For his 17th feature film, writer/director John Sayles performs one of his periodic 180 degree shifts. Throughout his 33-year directing career, the gifted chronicler of the histories and familial legacies of small-town Americana (in films such as Lone Star and Honeydripper) has occasionally ventured outside that comfort zone. The Irish-set Secret of Roan Inish and the Spanish language, Latin American-set Men with Guns are among Sayles’s best-reviewed works. In Amigo, his most ambitious film yet, the filmmaker heads to the Philippines, circa 1900, for an old-fashioned yet all-too-resonant portrait of U.S. imperialism run amok. There’s an aesthetic stiffness to certain elements of Sayles’s picture, which concerns the drama that plays out in a fictional village during the Philippine-American war. The camerawork is stately and largely of the front-and-center medium shot variety, while the limited, spare jungle setting exudes a sort of abstract theatricality. It’s not always the most vibrant enterprise as it charts the ups-and-(mostly) downs of the American occupation of that village. The cross-cutting between the activities of the soldiers and the Filipino rebels is at times rather heavy-handed, following a pattern that appears to have been determined by Sayles’s desire to give them equal air time, so to speak, rather than the natural flow of the narrative.



One can see why the people of Sundance loved Winter’s Bone enough to give it the Grand Jury Prize and the Waldo Salt Screenwriting Award. Upon initial appearance it’s exactly the type of independent film beloved at the festival in Utah that later goes unnoticed by the rest of the world.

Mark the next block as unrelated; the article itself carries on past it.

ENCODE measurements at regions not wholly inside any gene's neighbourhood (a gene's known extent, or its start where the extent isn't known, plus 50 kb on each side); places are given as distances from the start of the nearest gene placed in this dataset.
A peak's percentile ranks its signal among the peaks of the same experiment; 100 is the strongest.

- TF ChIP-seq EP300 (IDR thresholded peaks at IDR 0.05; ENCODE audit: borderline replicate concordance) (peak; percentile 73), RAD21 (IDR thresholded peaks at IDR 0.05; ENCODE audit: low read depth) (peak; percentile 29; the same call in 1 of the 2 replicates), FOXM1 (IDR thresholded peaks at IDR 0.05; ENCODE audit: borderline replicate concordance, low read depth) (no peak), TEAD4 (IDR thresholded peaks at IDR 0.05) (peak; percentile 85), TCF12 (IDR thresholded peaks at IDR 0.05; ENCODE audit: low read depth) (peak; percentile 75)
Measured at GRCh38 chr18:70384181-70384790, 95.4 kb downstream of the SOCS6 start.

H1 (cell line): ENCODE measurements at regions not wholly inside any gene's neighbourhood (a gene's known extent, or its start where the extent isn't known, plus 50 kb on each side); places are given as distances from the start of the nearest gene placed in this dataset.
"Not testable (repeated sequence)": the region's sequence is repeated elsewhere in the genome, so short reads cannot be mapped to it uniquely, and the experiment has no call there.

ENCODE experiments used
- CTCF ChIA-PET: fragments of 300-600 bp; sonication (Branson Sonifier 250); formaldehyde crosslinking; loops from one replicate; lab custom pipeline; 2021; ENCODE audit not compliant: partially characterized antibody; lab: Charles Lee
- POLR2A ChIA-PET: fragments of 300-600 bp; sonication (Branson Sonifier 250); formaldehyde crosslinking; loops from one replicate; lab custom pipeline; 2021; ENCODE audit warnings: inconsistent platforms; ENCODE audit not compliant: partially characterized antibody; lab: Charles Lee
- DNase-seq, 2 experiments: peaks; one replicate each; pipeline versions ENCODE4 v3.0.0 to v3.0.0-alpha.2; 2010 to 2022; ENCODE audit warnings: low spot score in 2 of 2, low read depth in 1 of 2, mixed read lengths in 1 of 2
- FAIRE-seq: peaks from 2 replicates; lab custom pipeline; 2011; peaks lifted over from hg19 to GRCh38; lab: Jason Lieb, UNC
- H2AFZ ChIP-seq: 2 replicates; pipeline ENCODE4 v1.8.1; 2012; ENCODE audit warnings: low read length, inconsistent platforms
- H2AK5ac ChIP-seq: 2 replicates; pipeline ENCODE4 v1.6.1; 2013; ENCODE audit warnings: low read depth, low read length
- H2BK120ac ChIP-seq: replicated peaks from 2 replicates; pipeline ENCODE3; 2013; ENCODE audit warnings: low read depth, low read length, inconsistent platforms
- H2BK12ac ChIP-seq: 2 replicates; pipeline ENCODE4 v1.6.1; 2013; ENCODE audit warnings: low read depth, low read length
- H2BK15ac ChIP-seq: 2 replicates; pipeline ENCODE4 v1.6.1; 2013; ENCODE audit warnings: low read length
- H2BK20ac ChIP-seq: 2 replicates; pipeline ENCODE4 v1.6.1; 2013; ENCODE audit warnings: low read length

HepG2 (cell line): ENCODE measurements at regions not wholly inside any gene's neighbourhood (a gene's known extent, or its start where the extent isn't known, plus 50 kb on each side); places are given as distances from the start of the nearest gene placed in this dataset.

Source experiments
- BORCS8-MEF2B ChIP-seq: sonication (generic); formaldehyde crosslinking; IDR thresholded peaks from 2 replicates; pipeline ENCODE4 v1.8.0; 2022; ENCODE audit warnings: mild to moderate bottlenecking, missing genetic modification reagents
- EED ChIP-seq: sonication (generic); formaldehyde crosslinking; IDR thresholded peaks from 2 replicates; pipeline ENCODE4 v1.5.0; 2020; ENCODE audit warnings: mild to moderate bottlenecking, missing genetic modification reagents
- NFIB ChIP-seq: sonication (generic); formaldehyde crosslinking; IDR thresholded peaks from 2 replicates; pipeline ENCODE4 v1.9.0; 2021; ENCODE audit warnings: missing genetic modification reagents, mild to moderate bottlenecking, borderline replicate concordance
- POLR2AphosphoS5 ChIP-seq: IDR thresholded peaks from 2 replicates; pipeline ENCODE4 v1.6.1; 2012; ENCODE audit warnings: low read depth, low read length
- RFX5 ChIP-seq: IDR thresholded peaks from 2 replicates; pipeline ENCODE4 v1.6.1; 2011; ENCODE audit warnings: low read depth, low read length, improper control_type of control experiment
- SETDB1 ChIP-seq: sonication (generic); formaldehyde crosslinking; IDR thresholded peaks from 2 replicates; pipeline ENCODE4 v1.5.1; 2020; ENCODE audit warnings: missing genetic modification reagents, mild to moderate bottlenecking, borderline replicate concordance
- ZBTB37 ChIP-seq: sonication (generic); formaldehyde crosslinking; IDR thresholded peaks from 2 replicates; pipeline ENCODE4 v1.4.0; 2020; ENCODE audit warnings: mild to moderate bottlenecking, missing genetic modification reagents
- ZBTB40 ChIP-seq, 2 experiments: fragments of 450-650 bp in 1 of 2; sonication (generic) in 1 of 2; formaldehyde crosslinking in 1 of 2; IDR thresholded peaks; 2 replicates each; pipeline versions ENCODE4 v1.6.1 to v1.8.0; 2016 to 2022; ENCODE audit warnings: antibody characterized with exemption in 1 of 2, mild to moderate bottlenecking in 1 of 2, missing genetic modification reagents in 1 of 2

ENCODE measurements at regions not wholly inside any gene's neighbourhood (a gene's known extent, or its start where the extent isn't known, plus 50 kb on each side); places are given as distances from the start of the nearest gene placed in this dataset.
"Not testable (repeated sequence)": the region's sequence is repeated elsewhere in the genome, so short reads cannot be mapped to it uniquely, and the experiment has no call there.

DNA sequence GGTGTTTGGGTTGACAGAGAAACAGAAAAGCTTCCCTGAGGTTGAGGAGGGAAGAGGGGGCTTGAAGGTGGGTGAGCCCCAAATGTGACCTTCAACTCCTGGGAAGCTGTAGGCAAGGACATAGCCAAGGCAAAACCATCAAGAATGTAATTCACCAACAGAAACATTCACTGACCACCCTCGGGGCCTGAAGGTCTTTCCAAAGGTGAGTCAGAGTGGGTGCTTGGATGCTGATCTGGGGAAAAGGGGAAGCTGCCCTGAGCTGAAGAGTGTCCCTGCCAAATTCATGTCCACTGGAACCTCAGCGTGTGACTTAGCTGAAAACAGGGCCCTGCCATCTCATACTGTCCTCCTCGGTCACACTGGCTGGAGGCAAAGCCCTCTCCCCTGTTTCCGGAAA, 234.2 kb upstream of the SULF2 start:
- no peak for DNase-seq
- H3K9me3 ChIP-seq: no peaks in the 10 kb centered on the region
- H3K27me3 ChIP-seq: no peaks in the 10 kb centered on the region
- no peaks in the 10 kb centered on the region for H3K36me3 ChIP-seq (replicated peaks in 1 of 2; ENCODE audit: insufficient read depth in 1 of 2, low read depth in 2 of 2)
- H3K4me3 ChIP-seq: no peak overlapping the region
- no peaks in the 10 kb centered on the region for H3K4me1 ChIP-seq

Sarah is in jail, facing FBI prosecution. John and Cameron are holed up in a seedy motel, waiting for things to blow over.



John discovers that Savannah Weaver is a target of a Terminator. John Henry detects the threat and tries to lead Savannah to safety. When the Garbage Terminator learns her daughter has been kidnapped, she enlists the help of both John Henry and Agent Ellison to track her down.



Kevin Carr reviews this week’s new movies: Race to Witch Mountain, Last House on the Left and Miss March.



Sarah finds herself in the hospital with a gunshot wound from her shoot-out at the Skynet warehouse. She escapes the hospital and kidnaps a doctor to help take the bullet out, all the time hallucinating a visit with Kyle Reese. The retrofitted Terminator John Henry is learning about himself and the operation while the Garbage Terminator takes matters into her own hands… literally.



Sarah is continuing her research on the three dot symbol that has been haunting her visions. This leads her to a UFO convention and a conspiracy theorist in hiding who might have a connection to the manufacturing of the Machines.



Sarah and Cameron are hot on the track of the people they believe have The Turk. Meanwhile, John is still pining over Riley, who receives a visitor that explains some secrets. And Agent Ellison works with the Garbage Terminator to interview a growing artificial intelligence.



In the grand style of Vantage Point, The Sarah Connor Chronicles tells this episode’s story from multiple points of view. John (Thomas Dekker) runs off for the weekend with Riley (Leven Rambin) and ends up in a Mexican jail.

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published: 01.25.2015
published: 01.25.2015
published: 01.25.2015